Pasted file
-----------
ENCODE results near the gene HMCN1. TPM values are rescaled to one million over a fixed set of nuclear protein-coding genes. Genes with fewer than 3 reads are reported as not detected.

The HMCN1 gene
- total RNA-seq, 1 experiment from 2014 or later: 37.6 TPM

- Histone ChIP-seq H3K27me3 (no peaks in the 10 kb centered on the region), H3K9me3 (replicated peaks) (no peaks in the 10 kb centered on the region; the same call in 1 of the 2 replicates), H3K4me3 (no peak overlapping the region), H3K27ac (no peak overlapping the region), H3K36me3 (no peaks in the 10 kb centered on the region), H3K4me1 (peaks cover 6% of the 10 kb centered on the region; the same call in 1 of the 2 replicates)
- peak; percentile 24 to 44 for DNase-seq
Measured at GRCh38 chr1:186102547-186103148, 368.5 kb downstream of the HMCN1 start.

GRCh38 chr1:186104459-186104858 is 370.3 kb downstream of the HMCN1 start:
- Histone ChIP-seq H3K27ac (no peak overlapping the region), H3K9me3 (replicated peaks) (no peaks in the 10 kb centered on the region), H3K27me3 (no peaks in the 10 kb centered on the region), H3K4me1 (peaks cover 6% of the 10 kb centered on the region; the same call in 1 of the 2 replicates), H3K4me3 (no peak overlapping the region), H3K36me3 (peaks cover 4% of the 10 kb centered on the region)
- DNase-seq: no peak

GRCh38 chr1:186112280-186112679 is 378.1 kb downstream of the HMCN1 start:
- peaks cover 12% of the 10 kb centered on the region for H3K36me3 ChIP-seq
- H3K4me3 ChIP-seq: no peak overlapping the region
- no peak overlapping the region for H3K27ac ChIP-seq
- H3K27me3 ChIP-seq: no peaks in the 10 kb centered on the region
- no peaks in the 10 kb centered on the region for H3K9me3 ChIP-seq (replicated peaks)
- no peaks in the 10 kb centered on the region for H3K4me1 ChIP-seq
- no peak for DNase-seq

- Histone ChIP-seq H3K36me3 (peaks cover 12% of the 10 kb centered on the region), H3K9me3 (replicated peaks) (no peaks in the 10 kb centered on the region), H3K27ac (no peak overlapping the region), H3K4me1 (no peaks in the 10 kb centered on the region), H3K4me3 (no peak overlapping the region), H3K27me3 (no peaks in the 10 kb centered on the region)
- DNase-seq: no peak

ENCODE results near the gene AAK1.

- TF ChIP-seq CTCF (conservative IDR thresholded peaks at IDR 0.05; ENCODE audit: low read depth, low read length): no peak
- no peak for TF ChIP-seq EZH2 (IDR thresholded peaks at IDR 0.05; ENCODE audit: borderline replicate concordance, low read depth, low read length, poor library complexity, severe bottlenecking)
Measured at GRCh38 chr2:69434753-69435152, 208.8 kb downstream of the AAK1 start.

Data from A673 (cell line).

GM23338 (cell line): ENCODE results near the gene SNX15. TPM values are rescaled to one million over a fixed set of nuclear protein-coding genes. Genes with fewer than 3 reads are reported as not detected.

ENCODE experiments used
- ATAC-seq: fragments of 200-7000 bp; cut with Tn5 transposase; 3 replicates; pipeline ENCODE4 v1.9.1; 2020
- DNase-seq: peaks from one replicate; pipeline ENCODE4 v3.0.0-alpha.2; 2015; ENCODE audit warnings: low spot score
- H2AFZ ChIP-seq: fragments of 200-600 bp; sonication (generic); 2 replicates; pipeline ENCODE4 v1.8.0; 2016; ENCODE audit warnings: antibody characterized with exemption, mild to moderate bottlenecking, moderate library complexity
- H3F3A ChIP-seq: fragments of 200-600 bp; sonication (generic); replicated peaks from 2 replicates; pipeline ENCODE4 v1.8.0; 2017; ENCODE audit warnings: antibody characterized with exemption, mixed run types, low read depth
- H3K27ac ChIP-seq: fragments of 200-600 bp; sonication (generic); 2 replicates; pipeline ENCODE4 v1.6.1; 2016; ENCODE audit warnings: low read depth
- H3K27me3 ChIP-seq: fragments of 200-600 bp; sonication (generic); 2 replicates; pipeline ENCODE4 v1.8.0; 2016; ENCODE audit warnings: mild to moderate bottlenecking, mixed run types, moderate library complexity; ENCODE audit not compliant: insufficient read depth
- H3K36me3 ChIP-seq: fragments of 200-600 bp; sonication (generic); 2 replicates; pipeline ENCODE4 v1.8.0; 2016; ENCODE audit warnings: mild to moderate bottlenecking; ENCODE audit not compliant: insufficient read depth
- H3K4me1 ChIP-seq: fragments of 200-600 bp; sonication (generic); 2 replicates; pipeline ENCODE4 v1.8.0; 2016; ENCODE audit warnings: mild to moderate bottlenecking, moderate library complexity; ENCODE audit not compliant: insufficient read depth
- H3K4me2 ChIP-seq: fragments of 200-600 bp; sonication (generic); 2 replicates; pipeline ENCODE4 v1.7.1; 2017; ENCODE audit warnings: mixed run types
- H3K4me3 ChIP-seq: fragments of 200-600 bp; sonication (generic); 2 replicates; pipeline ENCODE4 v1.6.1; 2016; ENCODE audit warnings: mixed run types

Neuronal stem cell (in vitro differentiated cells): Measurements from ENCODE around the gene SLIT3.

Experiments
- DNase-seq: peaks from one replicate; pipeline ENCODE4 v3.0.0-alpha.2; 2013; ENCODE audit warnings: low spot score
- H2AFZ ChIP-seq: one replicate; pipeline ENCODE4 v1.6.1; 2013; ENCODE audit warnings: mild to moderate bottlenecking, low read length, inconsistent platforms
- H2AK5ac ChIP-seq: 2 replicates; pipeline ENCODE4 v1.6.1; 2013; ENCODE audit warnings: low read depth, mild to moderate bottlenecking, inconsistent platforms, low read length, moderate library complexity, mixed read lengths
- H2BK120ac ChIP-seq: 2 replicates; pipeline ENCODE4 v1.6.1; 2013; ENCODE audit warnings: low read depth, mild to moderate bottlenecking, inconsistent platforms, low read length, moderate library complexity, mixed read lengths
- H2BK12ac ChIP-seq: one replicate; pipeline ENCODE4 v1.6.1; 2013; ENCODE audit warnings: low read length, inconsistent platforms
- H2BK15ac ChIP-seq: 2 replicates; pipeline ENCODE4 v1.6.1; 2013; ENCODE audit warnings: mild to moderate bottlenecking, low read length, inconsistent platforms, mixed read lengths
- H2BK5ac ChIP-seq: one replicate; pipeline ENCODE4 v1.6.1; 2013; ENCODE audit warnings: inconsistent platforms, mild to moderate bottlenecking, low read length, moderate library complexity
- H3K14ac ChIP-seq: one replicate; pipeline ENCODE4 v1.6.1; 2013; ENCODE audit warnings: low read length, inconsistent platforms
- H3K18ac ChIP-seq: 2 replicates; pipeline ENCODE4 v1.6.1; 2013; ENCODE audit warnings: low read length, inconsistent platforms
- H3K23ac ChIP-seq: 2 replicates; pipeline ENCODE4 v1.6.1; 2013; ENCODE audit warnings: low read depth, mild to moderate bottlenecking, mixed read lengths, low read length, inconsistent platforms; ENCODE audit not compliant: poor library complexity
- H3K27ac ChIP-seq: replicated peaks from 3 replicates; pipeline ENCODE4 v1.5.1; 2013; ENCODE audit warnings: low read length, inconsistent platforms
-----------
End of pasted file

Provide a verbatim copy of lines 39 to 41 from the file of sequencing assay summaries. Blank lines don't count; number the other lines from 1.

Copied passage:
- DNase-seq: peaks from one replicate; pipeline ENCODE4 v3.0.0-alpha.2; 2013; ENCODE audit warnings: low spot score
- H2AFZ ChIP-seq: one replicate; pipeline ENCODE4 v1.6.1; 2013; ENCODE audit warnings: mild to moderate bottlenecking, low read length, inconsistent platforms
- H2AK5ac ChIP-seq: 2 replicates; pipeline ENCODE4 v1.6.1; 2013; ENCODE audit warnings: low read depth, mild to moderate bottlenecking, inconsistent platforms, low read length, moderate library complexity, mixed read lengths